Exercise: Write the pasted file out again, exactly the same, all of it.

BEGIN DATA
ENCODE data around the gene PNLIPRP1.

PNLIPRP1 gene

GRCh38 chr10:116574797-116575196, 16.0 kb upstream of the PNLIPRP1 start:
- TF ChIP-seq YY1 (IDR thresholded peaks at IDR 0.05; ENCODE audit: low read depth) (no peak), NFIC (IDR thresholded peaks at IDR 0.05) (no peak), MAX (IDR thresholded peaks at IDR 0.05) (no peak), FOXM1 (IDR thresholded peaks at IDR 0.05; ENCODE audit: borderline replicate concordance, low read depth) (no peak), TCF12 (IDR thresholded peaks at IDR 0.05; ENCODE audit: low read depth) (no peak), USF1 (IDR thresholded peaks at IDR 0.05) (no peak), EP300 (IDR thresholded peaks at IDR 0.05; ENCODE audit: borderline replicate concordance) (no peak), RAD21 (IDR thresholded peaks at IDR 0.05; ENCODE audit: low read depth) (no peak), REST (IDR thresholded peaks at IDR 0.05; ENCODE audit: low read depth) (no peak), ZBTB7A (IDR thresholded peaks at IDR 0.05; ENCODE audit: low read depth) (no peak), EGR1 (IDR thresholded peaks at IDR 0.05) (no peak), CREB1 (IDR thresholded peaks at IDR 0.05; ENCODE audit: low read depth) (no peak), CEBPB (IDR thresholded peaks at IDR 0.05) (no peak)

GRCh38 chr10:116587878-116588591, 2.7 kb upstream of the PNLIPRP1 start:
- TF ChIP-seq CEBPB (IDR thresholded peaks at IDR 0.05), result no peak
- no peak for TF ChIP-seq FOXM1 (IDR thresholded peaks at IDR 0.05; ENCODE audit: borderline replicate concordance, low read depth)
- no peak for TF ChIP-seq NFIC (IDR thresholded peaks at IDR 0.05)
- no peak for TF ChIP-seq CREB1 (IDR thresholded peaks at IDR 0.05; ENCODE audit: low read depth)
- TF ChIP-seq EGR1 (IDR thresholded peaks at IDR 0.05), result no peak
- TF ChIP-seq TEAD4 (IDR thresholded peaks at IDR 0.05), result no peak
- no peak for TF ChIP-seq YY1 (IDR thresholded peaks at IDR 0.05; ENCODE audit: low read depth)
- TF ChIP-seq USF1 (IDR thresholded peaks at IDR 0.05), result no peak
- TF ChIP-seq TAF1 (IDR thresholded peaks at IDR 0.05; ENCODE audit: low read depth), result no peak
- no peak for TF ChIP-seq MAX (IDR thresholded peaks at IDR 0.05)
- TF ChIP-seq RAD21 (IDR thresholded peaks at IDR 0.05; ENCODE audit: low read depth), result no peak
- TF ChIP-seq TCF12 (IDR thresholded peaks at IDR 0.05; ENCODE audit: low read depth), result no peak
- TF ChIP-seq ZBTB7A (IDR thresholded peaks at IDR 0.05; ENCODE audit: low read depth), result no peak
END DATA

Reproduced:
ENCODE data around the gene PNLIPRP1.

PNLIPRP1 gene

GRCh38 chr10:116574797-116575196, 16.0 kb upstream of the PNLIPRP1 start:
- TF ChIP-seq YY1 (IDR thresholded peaks at IDR 0.05; ENCODE audit: low read depth) (no peak), NFIC (IDR thresholded peaks at IDR 0.05) (no peak), MAX (IDR thresholded peaks at IDR 0.05) (no peak), FOXM1 (IDR thresholded peaks at IDR 0.05; ENCODE audit: borderline replicate concordance, low read depth) (no peak), TCF12 (IDR thresholded peaks at IDR 0.05; ENCODE audit: low read depth) (no peak), USF1 (IDR thresholded peaks at IDR 0.05) (no peak), EP300 (IDR thresholded peaks at IDR 0.05; ENCODE audit: borderline replicate concordance) (no peak), RAD21 (IDR thresholded peaks at IDR 0.05; ENCODE audit: low read depth) (no peak), REST (IDR thresholded peaks at IDR 0.05; ENCODE audit: low read depth) (no peak), ZBTB7A (IDR thresholded peaks at IDR 0.05; ENCODE audit: low read depth) (no peak), EGR1 (IDR thresholded peaks at IDR 0.05) (no peak), CREB1 (IDR thresholded peaks at IDR 0.05; ENCODE audit: low read depth) (no peak), CEBPB (IDR thresholded peaks at IDR 0.05) (no peak)

GRCh38 chr10:116587878-116588591, 2.7 kb upstream of the PNLIPRP1 start:
- TF ChIP-seq CEBPB (IDR thresholded peaks at IDR 0.05), result no peak
- no peak for TF ChIP-seq FOXM1 (IDR thresholded peaks at IDR 0.05; ENCODE audit: borderline replicate concordance, low read depth)
- no peak for TF ChIP-seq NFIC (IDR thresholded peaks at IDR 0.05)
- no peak for TF ChIP-seq CREB1 (IDR thresholded peaks at IDR 0.05; ENCODE audit: low read depth)
- TF ChIP-seq EGR1 (IDR thresholded peaks at IDR 0.05), result no peak
- TF ChIP-seq TEAD4 (IDR thresholded peaks at IDR 0.05), result no peak
- no peak for TF ChIP-seq YY1 (IDR thresholded peaks at IDR 0.05; ENCODE audit: low read depth)
- TF ChIP-seq USF1 (IDR thresholded peaks at IDR 0.05), result no peak
- TF ChIP-seq TAF1 (IDR thresholded peaks at IDR 0.05; ENCODE audit: low read depth), result no peak
- no peak for TF ChIP-seq MAX (IDR thresholded peaks at IDR 0.05)
- TF ChIP-seq RAD21 (IDR thresholded peaks at IDR 0.05; ENCODE audit: low read depth), result no peak
- TF ChIP-seq TCF12 (IDR thresholded peaks at IDR 0.05; ENCODE audit: low read depth), result no peak
- TF ChIP-seq ZBTB7A (IDR thresholded peaks at IDR 0.05; ENCODE audit: low read depth), result no peak